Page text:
The answer has to do with the enormity of the social networks, the complexity of catching fakes, and the business incentives of the companies that run the sites.
The bot problem
Facebook said it blocked 4.5 billion accounts in the first nine months of the year, and that it caught more than 99 percent of those accounts before users could flag them. That number of accounts — equivalent to nearly 60 percent of the world’s population — is mind-boggling. It’s also inflated. The vast majority of those accounts were so-called bots, or automated accounts that are often created en masse by software programs. Bots have been used for years to artificially amplify certain posts or topics so they are seen by more people.
In recent years, Facebook, Twitter and other tech companies have gotten much better at catching bots. They use software that spots and blocks them, often during the registration process, by looking for digital evidence that suggests the accounts are automated.
As Facebook has caught more bots, it has also reported increasingly colossal statistics on how many fake accounts it takes down. Those numbers have brought the company plenty of positive headlines, but “they’re actually not used internally that much,” said Alex Stamos, Facebook’s former chief information security officer, who left the company in 2018. “One person can blow out the stats, because there’s no cost to do an attempt.”
In other words, one person can create a software program that attempts to create millions of Facebook accounts, and when Facebook’s software blocks those bots, its tally of deleted fakes swells. Facebook has admitted that these statistics are not that helpful.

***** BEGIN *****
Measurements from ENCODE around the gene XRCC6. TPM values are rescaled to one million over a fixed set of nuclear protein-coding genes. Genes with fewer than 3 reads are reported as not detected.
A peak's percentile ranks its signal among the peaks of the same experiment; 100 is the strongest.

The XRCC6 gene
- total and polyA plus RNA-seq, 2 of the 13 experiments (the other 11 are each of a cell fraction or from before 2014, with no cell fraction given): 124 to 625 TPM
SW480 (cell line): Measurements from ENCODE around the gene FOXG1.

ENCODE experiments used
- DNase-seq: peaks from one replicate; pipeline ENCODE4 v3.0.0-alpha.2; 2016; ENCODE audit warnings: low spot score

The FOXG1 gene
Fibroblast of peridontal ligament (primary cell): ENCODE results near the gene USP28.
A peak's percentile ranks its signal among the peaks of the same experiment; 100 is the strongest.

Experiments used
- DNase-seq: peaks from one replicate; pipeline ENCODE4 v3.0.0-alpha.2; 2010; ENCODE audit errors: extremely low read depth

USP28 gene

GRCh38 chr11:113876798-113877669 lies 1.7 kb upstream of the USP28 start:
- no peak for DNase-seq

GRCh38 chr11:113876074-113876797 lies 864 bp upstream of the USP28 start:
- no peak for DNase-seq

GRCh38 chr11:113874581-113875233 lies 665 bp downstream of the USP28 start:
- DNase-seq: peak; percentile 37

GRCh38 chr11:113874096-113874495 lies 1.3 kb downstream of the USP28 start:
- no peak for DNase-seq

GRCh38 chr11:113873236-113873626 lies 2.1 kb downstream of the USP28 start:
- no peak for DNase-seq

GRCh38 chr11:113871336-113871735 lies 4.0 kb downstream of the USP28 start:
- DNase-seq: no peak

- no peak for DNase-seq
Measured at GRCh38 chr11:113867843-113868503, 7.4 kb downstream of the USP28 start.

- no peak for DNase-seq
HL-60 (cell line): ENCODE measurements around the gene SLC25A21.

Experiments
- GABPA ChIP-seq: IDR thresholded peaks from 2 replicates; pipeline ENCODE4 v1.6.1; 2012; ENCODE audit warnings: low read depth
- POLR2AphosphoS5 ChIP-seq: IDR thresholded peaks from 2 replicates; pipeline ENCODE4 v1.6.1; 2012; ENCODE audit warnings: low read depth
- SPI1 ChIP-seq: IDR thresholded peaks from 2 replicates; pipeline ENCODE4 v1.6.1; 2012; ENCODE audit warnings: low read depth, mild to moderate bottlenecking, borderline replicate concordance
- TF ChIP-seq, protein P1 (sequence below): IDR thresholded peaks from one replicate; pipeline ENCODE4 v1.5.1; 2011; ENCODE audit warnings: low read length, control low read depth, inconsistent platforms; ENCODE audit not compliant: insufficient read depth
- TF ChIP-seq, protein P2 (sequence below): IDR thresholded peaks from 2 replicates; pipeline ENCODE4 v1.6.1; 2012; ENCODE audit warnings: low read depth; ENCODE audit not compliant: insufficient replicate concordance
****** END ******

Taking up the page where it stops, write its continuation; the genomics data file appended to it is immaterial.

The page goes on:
“The number for fake accounts actioned is very skewed by simplistic attacks,” Alex Schultz, Facebook’s vice president of analytics, said last year. The prevalence of fake accounts is a more telling metric, he said. And it shows the company still has a big problem.
Despite removing billions of accounts, Facebook estimates that 5 percent of its profiles are fake, or more than 90 million accounts, a figure that hasn’t budged for more than a year. The social media companies have a much harder time with fake accounts that are created manually — that is, by a person sitting at a computer or tapping away on a phone.
Such fakes don’t carry the same tell-tale digital signs of a bot. Instead, the companies’ software has to look for other clues, like an account sending multiple strangers the same message. But that approach is imperfect and works better for certain kinds of fakes.
That in part explains why Josh Hall, the Pennsylvania delivery driver, was able to repeatedly impersonate President Trump’s relatives on Twitter and attract tens of thousands of followers before the company took notice. Manual fakes can be more pernicious than bots because they look more believable.
Political operatives use such fakes to spread disinformation and conspiracy theories, while scammers use them to defraud people. Criminals have posed as celebrities, soldiers and even Mark Zuckerberg on social media to trick people into handing over money.
Twitter’s effort to catch impostor accounts is complicated by its policy allowing parody accounts.
The company requires parody accounts to be clearly labelled. Facebook also still struggles with accounts that pose as those belonging to public figures, but periodic reviews by The New York Times suggest the company has gotten better at removing them. Instagram, which Facebook owns, has not made as much progress.
Jack Nicas covers technology from San Francisco for NYT©2020
The New York Times